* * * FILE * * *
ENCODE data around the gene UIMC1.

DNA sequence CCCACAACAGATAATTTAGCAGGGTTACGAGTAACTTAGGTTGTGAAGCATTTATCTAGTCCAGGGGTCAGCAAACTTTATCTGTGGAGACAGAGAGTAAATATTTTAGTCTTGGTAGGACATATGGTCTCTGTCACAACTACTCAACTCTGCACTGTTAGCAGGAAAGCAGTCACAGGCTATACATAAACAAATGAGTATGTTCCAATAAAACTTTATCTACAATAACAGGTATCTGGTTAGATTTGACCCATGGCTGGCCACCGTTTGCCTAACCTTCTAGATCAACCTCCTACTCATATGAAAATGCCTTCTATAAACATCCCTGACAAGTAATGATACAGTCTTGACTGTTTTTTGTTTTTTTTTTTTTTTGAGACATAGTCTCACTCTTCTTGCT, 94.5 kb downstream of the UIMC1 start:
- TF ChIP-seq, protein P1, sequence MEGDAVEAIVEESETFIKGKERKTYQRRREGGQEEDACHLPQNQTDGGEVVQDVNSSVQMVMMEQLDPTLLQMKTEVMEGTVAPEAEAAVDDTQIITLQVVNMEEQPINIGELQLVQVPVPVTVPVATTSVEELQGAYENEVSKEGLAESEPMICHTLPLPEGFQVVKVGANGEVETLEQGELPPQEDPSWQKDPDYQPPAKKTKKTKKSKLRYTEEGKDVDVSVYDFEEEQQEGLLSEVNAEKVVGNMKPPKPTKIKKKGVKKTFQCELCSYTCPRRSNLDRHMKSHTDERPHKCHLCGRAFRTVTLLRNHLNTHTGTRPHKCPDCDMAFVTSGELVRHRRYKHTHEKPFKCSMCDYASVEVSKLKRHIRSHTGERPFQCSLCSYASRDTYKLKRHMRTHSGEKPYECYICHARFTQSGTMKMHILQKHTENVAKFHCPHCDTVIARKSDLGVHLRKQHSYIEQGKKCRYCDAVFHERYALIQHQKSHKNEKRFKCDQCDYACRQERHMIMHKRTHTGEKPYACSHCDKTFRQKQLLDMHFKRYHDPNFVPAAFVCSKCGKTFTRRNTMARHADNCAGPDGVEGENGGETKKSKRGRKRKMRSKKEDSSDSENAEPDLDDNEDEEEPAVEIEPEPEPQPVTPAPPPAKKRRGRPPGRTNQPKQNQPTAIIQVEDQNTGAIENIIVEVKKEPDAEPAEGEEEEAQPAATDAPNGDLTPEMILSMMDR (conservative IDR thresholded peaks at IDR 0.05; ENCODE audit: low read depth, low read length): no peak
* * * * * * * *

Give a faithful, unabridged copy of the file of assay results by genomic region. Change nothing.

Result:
ENCODE data around the gene UIMC1.

DNA sequence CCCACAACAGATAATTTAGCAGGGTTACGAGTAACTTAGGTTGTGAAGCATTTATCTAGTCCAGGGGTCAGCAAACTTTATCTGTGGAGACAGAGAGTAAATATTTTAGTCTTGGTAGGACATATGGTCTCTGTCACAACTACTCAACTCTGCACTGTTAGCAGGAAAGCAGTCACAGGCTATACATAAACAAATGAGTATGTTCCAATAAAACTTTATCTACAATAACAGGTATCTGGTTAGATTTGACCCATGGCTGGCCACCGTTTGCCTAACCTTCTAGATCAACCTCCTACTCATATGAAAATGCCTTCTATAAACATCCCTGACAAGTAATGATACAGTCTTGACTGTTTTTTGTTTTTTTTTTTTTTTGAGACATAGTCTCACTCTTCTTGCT, 94.5 kb downstream of the UIMC1 start:
- TF ChIP-seq, protein P1, sequence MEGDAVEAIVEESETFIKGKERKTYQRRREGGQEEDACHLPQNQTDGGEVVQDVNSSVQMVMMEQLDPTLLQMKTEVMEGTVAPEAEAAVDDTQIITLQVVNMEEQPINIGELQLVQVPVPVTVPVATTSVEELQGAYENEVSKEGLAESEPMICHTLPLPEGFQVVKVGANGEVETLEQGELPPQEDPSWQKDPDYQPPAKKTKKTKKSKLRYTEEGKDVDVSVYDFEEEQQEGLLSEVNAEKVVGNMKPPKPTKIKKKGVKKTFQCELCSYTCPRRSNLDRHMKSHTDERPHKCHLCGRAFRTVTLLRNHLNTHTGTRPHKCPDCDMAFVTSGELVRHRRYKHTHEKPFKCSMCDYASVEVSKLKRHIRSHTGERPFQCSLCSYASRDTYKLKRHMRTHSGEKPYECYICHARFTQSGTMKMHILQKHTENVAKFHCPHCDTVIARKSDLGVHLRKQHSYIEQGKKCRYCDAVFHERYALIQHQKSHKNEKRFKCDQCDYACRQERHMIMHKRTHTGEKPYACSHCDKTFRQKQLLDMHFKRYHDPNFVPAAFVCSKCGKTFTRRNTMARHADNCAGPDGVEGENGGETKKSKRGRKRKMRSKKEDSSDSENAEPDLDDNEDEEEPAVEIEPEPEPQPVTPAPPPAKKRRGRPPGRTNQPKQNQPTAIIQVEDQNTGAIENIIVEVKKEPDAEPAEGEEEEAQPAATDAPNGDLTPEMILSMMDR (conservative IDR thresholded peaks at IDR 0.05; ENCODE audit: low read depth, low read length): no peak